A Pen Boasts (from an Anglo-Saxon riddle) | Rosemary Appleton

 

Þæt is wundres dæl,
on sefan searolic      þam þe swylc ne conn,
hu mec seaxes ord       ond seo swiþre hond,
eorles ingeþonc      on ord somod,
þingum geþydan,       þæt ic wiþ þe sceolde
for unc anum twam       ærendspræce
abeodan bealdlice,      swa hit beorna ma
uncre wordcwidas     widdor ne mænden.

it is a wondrous thing,
an ingenious thought for those who don’t know of such things
how the point of a single-edged knife, the right hand,
a person’s inner thoughts and a sharp point together
all work to this end – that I, with you,
can confidently deliver our message
for us two alone, so that no one can broadcast
more widely what we two have said, each to the other.


Writer’s Commentary

Another way of looking at the interplay between the past and the present is to look back at some of the earliest literary languages, such as Anglo Saxon. I have created a loose translation in A Pen Boasts and I have included the original text because I think it is so evocative to see the original old letter-forms as well as the form of the riddle.

 I have given the answer to the riddle as the poem’s title because, now that we no longer whittle pens from pointed reeds, I don’t think anyone would get the answer! But it’s such a fascinating little riddle because the pen sees itself as the key, or the engine almost, unlocking or driving the whole written text. Having to make a pen from a reed with a sharp knife makes writing so much more physical, more muscular, than it is today.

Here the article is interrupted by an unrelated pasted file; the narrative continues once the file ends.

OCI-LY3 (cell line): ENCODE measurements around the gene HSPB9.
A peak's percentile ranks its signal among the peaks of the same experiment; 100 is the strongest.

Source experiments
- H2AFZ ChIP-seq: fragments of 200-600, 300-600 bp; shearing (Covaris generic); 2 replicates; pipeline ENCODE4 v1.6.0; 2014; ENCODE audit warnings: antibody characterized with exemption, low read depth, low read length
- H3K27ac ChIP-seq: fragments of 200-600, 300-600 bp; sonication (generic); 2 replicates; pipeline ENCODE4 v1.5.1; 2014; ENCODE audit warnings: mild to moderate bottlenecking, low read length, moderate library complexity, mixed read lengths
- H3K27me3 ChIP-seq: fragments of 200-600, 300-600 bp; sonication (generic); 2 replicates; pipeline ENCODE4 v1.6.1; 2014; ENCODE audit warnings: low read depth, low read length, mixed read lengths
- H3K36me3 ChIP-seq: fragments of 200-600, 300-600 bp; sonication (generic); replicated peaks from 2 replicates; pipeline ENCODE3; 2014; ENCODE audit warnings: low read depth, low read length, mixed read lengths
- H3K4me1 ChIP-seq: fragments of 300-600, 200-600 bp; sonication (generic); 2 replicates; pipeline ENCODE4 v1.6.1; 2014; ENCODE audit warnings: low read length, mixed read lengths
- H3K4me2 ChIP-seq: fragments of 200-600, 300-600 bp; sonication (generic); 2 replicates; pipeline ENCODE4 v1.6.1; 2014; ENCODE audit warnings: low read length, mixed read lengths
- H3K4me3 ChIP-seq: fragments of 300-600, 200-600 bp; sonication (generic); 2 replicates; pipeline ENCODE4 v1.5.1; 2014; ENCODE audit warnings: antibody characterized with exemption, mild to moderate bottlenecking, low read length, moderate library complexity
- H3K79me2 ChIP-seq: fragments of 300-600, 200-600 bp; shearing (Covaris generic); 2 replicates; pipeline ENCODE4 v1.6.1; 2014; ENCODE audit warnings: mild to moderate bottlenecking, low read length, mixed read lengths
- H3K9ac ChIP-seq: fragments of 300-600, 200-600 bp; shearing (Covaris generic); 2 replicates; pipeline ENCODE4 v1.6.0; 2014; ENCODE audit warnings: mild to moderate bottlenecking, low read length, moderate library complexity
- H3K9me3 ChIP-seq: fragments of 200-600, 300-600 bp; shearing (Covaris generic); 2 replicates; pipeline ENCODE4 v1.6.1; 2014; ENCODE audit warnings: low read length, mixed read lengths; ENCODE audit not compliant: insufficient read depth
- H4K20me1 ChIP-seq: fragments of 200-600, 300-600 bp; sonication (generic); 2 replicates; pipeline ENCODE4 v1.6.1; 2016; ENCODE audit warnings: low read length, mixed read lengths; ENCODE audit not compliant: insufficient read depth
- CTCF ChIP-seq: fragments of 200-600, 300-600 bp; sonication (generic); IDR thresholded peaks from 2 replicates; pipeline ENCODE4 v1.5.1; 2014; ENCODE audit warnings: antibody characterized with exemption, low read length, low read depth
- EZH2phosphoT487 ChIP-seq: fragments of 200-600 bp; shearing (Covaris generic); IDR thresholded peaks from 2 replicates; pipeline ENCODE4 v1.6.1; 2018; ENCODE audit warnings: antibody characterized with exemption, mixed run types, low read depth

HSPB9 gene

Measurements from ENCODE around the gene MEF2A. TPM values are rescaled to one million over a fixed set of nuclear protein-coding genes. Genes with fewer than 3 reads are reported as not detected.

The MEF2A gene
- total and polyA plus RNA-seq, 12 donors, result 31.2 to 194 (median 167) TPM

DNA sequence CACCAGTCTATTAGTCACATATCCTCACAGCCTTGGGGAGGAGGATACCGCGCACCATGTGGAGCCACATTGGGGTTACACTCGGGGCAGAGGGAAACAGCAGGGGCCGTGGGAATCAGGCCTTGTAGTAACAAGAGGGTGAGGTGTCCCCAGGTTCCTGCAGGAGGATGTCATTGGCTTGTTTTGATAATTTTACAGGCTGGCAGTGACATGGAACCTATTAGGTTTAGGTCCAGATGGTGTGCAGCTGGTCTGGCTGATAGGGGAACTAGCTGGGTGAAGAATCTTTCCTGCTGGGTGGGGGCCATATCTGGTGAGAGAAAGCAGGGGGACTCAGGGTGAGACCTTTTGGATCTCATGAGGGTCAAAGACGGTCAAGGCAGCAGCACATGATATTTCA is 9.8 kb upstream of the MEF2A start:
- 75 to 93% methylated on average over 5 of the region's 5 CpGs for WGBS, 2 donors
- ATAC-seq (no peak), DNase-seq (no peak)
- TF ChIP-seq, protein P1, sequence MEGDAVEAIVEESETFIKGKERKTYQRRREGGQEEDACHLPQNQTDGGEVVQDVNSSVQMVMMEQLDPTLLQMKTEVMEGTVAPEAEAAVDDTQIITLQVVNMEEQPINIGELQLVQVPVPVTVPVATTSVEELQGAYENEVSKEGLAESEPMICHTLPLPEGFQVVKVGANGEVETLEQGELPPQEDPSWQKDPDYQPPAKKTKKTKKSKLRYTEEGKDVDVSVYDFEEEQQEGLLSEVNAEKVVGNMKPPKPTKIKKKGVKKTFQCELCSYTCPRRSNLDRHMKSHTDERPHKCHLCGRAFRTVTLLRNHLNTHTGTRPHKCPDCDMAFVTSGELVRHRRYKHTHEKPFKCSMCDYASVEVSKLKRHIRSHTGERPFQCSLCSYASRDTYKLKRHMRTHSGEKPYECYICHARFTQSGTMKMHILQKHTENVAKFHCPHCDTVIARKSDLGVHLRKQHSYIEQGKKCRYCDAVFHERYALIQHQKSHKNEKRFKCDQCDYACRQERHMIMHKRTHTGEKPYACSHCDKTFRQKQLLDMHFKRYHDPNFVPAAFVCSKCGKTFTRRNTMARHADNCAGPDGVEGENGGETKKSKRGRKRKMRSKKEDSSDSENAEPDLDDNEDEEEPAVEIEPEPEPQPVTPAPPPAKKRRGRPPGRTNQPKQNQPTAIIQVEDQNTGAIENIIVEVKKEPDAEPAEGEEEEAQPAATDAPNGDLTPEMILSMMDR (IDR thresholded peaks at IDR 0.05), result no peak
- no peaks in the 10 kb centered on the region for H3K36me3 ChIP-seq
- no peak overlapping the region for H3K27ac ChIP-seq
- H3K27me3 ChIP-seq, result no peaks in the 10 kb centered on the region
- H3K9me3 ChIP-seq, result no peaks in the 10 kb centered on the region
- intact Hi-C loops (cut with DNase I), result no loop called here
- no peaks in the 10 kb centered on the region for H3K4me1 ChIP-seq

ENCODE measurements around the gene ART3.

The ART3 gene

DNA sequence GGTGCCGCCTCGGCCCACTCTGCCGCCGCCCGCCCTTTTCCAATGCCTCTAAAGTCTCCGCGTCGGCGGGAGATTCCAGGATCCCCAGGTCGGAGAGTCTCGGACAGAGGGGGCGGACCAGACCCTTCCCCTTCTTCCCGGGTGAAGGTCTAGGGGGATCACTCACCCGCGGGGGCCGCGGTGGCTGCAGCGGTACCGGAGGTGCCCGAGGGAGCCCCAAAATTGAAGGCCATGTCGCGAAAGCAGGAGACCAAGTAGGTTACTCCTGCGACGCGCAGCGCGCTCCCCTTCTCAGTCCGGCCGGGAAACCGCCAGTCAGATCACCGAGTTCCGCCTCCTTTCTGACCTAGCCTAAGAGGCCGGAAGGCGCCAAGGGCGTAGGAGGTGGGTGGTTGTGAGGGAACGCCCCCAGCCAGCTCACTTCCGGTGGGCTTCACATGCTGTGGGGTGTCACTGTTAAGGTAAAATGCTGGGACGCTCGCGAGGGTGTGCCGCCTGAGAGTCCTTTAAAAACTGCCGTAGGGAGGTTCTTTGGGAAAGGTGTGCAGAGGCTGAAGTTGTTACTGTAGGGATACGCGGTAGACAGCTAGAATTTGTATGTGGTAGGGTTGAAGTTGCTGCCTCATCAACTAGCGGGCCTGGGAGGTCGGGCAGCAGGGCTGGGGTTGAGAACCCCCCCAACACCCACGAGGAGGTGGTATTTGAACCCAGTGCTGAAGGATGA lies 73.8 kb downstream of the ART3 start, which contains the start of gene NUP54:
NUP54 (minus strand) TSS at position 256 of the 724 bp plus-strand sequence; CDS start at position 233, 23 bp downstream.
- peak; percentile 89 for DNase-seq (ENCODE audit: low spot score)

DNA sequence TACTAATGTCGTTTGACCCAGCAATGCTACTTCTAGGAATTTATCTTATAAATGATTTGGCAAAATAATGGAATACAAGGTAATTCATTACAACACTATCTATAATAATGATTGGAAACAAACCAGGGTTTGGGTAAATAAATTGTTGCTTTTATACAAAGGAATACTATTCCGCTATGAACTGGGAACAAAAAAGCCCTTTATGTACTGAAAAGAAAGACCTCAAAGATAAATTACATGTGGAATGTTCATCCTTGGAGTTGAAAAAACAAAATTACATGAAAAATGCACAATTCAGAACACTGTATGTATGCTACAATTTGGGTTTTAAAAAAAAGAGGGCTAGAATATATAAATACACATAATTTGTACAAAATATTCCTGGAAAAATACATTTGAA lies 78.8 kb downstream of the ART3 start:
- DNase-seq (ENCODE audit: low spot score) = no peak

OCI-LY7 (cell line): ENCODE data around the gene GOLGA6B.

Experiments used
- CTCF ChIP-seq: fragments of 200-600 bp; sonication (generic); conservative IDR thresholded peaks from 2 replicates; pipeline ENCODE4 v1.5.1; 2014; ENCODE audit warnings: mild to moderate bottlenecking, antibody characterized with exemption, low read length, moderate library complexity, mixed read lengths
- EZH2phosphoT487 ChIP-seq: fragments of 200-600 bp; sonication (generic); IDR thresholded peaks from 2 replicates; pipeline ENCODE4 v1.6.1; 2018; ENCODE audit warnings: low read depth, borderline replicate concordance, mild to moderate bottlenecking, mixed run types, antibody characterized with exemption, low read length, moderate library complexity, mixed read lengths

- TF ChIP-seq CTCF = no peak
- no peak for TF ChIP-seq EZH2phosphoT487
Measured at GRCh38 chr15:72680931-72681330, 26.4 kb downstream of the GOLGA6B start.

The poem equates the written word with privacy and intimacy and this is makes for a really intriguing ending: why should the message remain with the writer and their pen? Why should it not be repeated more widely? Perhaps this hints at a romantic intrigue or a family feud. At any rate, I feel that translating from an ancient language is, at first, a kind of archaeology, then a way of revoicing the original text through my interpretation, in a direct relationship with the past.


Rosemary writes in the wilds of East Anglia, fuelled by coffee. Her work has appeared in Mslexia, The Fenland Reed, Spontaneity and other places.

She tweets @BluestockingBks.

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